Argentina: Argentina’s government has scheduled formal meetings with foreign utility companies to discuss a long-awaited increase in service rates. The meetings with gas and electricity companies are the first formal talks in months on one of the country’s stormiest political issues.
Brazil: Brazil’s President Luiz Inacio Lula da Silva has launched a major project to bring electricity to 12m rural Brazilians. The $2.4bn ‘Light for All’ project will be financed mostly by the federal government and the rest from state and local governments.
Brazil: Higher power sales, a tariff hike and a stronger Real helped lift Brazil’s largest power distributor out of the red in the third quarter 2003. Eletropaulo Metropolitana reported a net profit of R$6.9m ($2.4m) compared with a loss of R$386.8m for the same period last year.
Brazil: Brazil’s federal power holding Eletrobras announced a joint project to complete a hydroelectric power plant with Electricidade de Portugal and said the partnership may be extended abroad. The stalled project is the Pexie Angical hydroelectric plant on the Tocantins River in northern Brazil.
Chile: A major blackout that left Chile’s economic heartland without power for several hours stemmed from faulty grid operation, government officials said. They denied a lack of investment resulting from low power prices as the cause, which followed similar wide-scale power failures in January 2003 and September 2002.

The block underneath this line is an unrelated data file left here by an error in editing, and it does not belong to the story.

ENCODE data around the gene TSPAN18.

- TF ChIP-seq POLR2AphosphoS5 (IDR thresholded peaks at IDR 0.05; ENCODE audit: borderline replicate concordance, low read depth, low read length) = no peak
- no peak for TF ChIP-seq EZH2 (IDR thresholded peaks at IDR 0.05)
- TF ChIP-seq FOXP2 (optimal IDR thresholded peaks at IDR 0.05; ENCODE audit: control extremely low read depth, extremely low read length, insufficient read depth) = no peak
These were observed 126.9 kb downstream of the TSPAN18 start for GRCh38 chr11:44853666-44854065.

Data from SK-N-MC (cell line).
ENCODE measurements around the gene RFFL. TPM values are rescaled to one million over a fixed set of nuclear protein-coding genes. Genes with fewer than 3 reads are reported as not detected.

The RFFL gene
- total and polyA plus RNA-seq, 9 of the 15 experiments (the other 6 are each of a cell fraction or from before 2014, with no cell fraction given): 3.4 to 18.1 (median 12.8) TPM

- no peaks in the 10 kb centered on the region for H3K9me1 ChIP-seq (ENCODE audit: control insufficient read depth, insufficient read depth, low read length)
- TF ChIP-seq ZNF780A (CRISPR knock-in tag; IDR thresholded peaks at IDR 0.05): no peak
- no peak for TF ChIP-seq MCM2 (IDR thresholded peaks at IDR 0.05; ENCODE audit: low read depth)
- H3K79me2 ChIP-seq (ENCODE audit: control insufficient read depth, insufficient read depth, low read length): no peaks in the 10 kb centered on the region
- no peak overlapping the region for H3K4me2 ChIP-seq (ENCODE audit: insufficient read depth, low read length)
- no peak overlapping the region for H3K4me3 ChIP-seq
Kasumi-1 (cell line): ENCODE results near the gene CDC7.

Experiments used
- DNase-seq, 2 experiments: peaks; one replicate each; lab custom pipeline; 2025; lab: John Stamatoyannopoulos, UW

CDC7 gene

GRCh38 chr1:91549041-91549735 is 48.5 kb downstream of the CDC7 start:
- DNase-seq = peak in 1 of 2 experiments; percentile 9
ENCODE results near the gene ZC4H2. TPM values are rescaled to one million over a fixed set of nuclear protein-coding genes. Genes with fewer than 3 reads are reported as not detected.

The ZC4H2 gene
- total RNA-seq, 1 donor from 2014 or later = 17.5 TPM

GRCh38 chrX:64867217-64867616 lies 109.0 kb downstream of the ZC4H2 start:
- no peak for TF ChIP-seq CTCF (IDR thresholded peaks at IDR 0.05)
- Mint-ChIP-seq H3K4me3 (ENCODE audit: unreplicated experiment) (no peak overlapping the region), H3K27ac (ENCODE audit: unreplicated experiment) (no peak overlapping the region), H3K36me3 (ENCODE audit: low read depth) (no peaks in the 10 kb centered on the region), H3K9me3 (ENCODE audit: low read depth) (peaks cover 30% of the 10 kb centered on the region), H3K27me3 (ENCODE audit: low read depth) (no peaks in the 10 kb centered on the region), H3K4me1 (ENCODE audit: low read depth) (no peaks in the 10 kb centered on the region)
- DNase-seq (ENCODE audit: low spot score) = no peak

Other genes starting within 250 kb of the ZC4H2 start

USA: A DTE Energy Technologies unit has received a $5.4m contract to develop, build, operate and maintain a microgrid at the NextEnergy site in Detroit. The project will use several emerging on-site energy technologies including fuel cells, internal and external combustion engines, mini-turbine technology and photovoltaic cells.
USA: Wisconsin Energy regulators approved a final order for utility Wisconsin energy Corp. to build two coal-fired power plants to serve growing demand for electricity in the state. The Public Service Commission rejected a third power station, based on a new technology, as too expensive.
USA: A CheveronTexaco Corp. subsidiary, Port Pelican, has received approval for a deepwater port license to construct, own and operate an offshore liquefied natural gas receiving and regasification terminal on the Louisiana coastline in the Gulf of Mexico.
USA: Caterpillar and FuelCell Energy Inc. have installed a 250 kW fuel cell-based power plant in Illinois. It will be connected to the local electricity grid and will be used as a demonstration unit.
Competitive rates key to Brazil’s new power model
The aim of Brazil’s new energy model will be the provision of affordable energy for consumers, according to Luiz Pinguelli, president of Eletrobras. Speaking at Power-Gen Latin America in November, he said that the new model would soon be sent to Congress, and that parts of it could be put in to effect immediately.
The provision of affordable electricity will be achieved through a power pool which will combine ‘cheap’ electricity from amortized hydro plants with electricity from new projects. The government remains committed to maintaining favourable conditions for the injection of private capital into the sector, added Pinguelli.
Investors are waiting for the new model to be revealed so they can move forward with plans to build new power plants. Speaking at Power-Gen Latin America, Xisto Viera Filho, El Paso’s VP of regulatory issues, called on the government to ensure that the value of thermal power plants is fully recognised in the new model.